Sunday, April 3, 2011

Abysmal Writing

I've had an epiphany. I've always known it (at least since I started getting serious about novel writing anyway), but it was only a few days ago that it actually clicked. And it is based on this quote:

"First get it written, then get it right."

I can't remember who said them, but these are words of wisdom. The idea is that when you write a first draft, you write it as quickly as you can. You just get the story out. You don't worry about spelling or grammar or using the same word a million times in one chapter or anything. You just write. And if, when you come to the end of the first draft, you find that the story is utterly appalling, then you do one thing and one thing only: celebrate. First drafts are meant to be abysmal. That is why there is such a thing as rewriting. Consider another relevant quote I just thought of:

"All great writing is simply great rewriting."

What I am trying to say is that although I knew about how you were supposed to write quickly in the first draft, I never did when writing parts of my novel, mostly because I didn't want to get it right later, I wanted to get it right now. I fumbled and stumbled over picking the right words, and paused for minutes at a time so that I could endow a particular sentence with a particular idea that I wanted to portray. And writing would take me a long, long time.

Until the moment I started writing Ashed. That fateful night, I was tired and a little bit bored, and although I wanted to write, I really wanted to get the writing behind me. So what ended up happening was the prologue of Ashed got worse and worse the closer I got to the end, because I just wanted it done. But my writing also got quicker and quicker.

So with no further ado, here is the first draft of the prologue of Ashed (you can check out the final version, draft 3, in my last post):

     Lexus Connor woke to the agonising screams of the men in adjacent cells. Sweat dripped from his brow, as dark and evil dreams fell from him back into the night, and he sat up shivering. His eyes were grim and black, his face pale. He reeked of dirt and waste from days without showering and living in inhumane conditions. Bruises covered his body.
     For a moment he simply sat, considering what his life could have been. He was eighteen – not even a man yet – and the world was open to him, his life only ahead of him. But no longer. Now he was a criminal, sentenced to exile, sentenced to live in death, sentenced to hell. And from hell there could be no escape.
Suddenly a crash outside roused him, and Lexus looked to the doorway. He heard beeping, and the cell door slid open. Two men stood in front of him, one holding an electric baton and the other a tranquiliser gun that looked far too big in his small arms.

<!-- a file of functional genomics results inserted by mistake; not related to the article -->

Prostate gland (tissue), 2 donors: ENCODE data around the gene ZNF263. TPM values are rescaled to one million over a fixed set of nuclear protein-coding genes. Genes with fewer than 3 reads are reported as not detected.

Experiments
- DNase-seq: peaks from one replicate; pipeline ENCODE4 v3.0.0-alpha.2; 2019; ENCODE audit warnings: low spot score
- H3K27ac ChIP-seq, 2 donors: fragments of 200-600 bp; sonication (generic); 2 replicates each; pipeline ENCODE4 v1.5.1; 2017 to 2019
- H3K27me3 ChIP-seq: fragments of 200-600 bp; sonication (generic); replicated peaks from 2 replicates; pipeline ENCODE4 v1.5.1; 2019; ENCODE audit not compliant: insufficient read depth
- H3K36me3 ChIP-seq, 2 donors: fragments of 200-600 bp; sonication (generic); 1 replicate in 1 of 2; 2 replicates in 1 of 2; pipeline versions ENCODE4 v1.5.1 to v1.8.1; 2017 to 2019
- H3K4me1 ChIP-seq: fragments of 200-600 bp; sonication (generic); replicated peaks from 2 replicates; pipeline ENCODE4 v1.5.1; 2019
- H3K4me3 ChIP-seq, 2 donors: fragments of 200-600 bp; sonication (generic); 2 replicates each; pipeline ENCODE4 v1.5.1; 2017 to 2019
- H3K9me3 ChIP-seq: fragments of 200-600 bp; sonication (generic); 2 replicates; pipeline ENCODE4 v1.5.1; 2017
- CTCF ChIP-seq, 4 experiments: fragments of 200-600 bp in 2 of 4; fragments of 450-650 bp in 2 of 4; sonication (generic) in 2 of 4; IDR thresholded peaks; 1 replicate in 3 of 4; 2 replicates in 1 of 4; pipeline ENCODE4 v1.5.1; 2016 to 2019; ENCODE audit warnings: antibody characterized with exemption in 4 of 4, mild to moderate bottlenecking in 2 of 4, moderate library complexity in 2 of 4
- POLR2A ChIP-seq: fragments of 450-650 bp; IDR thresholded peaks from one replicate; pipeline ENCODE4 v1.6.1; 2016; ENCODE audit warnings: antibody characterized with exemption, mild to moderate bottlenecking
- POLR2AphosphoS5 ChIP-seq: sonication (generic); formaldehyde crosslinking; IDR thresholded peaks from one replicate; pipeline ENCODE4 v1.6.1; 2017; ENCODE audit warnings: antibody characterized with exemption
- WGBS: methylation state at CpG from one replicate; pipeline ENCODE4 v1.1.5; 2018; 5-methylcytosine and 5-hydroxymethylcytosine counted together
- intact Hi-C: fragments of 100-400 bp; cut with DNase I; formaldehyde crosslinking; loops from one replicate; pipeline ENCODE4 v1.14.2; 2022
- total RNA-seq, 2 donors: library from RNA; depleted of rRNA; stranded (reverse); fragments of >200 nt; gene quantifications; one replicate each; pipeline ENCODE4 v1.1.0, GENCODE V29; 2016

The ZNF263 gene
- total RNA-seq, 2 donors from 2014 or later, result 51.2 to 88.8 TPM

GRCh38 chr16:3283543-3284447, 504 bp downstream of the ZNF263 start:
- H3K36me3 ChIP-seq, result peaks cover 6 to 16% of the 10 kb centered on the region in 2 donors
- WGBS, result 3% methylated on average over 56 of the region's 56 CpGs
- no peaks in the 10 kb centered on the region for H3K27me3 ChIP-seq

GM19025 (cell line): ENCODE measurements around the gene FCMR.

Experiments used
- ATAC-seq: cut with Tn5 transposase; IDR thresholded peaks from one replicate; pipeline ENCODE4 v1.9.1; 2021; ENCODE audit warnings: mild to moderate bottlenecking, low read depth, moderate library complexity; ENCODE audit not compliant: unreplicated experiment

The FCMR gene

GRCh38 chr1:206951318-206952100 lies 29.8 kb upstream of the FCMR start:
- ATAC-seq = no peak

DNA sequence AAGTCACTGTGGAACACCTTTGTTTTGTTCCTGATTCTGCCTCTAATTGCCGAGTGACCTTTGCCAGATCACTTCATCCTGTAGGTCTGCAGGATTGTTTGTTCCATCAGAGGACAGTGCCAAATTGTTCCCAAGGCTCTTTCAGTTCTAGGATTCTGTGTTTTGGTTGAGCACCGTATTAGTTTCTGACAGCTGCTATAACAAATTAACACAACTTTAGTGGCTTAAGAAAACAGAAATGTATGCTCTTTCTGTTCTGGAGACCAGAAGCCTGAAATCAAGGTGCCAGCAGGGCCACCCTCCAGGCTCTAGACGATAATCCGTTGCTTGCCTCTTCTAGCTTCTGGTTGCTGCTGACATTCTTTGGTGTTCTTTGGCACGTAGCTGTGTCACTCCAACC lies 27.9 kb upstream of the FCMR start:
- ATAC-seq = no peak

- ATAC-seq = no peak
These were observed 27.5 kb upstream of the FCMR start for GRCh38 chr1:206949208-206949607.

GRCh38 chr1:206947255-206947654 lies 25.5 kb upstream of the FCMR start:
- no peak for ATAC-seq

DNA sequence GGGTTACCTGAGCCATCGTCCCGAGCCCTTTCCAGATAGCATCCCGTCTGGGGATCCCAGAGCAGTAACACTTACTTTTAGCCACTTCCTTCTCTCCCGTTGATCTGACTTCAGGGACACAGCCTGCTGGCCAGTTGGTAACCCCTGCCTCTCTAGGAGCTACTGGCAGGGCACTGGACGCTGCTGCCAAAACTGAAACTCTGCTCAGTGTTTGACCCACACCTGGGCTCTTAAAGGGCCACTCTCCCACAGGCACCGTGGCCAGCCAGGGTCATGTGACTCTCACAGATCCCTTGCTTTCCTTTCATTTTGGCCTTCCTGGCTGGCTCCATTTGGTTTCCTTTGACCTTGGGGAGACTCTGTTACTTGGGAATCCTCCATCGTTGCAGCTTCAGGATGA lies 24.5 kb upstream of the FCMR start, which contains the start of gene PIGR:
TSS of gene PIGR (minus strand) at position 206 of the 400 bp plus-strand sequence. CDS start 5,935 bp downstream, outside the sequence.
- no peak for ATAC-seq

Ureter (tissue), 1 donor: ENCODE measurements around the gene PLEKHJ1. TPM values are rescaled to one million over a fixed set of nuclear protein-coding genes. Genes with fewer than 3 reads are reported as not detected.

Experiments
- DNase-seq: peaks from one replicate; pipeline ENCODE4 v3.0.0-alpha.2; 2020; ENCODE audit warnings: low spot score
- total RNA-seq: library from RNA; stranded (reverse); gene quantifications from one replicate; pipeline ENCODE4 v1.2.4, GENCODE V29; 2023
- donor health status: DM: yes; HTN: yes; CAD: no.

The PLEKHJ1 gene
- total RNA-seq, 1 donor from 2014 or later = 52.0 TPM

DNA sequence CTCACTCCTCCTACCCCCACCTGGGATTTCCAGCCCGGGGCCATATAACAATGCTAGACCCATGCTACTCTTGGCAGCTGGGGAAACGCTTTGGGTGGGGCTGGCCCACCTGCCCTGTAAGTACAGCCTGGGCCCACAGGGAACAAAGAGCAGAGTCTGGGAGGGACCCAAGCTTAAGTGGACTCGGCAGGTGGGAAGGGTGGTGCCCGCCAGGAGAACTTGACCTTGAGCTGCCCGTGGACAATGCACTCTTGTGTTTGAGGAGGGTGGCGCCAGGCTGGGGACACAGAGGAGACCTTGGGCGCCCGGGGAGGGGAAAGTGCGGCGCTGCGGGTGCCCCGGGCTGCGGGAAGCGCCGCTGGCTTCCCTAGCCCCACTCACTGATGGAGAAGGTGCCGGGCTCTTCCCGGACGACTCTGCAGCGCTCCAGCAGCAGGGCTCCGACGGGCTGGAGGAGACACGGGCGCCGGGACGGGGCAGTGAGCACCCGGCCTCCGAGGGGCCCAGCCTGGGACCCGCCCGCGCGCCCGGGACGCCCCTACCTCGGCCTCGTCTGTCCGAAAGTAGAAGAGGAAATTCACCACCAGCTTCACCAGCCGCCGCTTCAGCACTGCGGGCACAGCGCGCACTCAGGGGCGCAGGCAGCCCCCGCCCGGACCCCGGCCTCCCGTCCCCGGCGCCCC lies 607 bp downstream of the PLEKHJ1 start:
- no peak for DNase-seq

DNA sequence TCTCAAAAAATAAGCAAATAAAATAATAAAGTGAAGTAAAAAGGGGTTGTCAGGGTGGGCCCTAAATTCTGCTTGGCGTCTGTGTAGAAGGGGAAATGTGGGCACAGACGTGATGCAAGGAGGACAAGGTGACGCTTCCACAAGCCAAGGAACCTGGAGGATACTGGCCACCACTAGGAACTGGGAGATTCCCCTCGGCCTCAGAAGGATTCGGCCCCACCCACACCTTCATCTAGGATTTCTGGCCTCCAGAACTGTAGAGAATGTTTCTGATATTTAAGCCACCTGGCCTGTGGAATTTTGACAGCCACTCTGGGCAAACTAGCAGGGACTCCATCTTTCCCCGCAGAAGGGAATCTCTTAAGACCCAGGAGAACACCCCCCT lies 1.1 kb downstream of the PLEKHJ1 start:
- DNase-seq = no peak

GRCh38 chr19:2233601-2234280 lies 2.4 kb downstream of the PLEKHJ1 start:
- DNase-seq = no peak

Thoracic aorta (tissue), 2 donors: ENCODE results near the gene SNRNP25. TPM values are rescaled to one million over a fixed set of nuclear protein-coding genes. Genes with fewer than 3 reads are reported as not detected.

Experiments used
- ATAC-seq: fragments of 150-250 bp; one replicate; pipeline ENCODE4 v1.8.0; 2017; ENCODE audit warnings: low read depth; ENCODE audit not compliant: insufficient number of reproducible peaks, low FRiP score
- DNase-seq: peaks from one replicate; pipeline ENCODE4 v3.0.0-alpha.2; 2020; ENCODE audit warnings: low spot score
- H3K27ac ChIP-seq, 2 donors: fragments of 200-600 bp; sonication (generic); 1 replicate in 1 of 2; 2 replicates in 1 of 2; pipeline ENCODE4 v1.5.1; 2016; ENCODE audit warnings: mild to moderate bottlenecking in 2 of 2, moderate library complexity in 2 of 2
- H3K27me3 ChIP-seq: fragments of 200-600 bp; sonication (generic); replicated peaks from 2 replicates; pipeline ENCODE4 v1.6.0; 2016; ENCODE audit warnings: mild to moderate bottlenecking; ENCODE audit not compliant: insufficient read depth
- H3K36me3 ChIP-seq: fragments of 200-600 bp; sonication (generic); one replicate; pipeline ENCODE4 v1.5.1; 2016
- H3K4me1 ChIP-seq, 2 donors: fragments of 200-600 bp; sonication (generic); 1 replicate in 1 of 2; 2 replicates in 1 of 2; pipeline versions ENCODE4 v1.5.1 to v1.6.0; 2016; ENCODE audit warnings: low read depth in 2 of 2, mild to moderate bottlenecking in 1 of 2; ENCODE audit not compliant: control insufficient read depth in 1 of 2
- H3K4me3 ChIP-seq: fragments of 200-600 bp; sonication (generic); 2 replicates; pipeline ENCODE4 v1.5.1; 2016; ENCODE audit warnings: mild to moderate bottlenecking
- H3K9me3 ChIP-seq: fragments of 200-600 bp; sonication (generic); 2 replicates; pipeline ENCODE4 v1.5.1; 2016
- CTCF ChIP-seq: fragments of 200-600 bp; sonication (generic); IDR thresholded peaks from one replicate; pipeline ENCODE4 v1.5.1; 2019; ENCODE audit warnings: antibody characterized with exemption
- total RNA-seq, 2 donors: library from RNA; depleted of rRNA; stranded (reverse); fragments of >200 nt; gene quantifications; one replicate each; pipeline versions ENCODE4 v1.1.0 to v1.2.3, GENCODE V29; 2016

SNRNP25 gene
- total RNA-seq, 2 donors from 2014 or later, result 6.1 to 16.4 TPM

“Will you go quietly?” asked the smaller one.
     Lexus nodded, and then exited into the corridor. The guards led him through a winding labyrinth of cells, passing limp bodies and weapons that the prisoners had likely tried to use to escape. No one had ever succeeded in doing so.
     After a few minutes, Lexus stood before a stairway. At the top was a blazing light, and the walls of the room were covered in glowing symbols.
     An android approached them quickly. “Hurry,” it said to the guard. “The rift is about to close. Is this the last one?”
     “Yeah, the others are dead,” replied a guard. “Sneaky bastards tried to escape.”
     There was no more discussion. The android simply placed a strange stone in Lexus's hand and pushed him up the stairs. By the time Lexus reached the eighth step, his head spun. Light flashed behind eyes, then darkness, then light. The sound of roaring thunder filled his ears, and he lost his balance, falling to the fall. He writhed on the staircase, then was picked up and thrown to the top. The noise became piercing, and as he hit the ground before the rift, darkness overcame him.
     He was dragged deeper than ever before into slumber.

*     *     *     *     *

As you can see, this piece resembles little more than the work of an eight year old fan fiction writer (yes, I despise fan fiction - and I'll tell you why in my next post) or a three limbed monkey. But the day after I wrote this, I came back and revised it, and then the next day I revised it again. And so far I've had only positive feedback on the final version.

So what is this post saying? It's saying that your first draft doesn't matter; write it quickly, because you can come back and edit, and editing is what makes a story great.


  1. Great, great post, with great, great advice. Cool story, good advice. I'll be sure to keep that in mind.

    My first drafts are always terrible when I look back on them. Mostly because I write my first drafts and then don't get back to them until about three years later, when I start to realize that I had no talent back then. I just get better as I go.

    I full-heartedly agree, Nick.

  2. Thanks Matt :) The thing for me now is to remember this post while I'm writing, and actually take heed of my own advice. And yea, I'm pretty sure it's mainly practice that gets you better at writing, as with anything (although the are lots of other things as well). Lots and lots of practice.

  3. Lots of good points you've made, and your story is intriguing. Now I know why I decided to follow your blog. Thank you for visiting mine. :)

  4. Thanks David. I followed your blog as well. I'm glad you like mine :) Did you see the actual prologue in my previous post?

  5. I, too, despise fan fiction. :P

    I feel like if writers didn't worry so much about getting it right the first time, as you say, then a lot of problems of writer's block would disappear. I have a similar post on my blog.

    And while the story is unpolished, it's still got good moments and a kind of rough energy to it. Rewriting is like cutting and polishing a gem.


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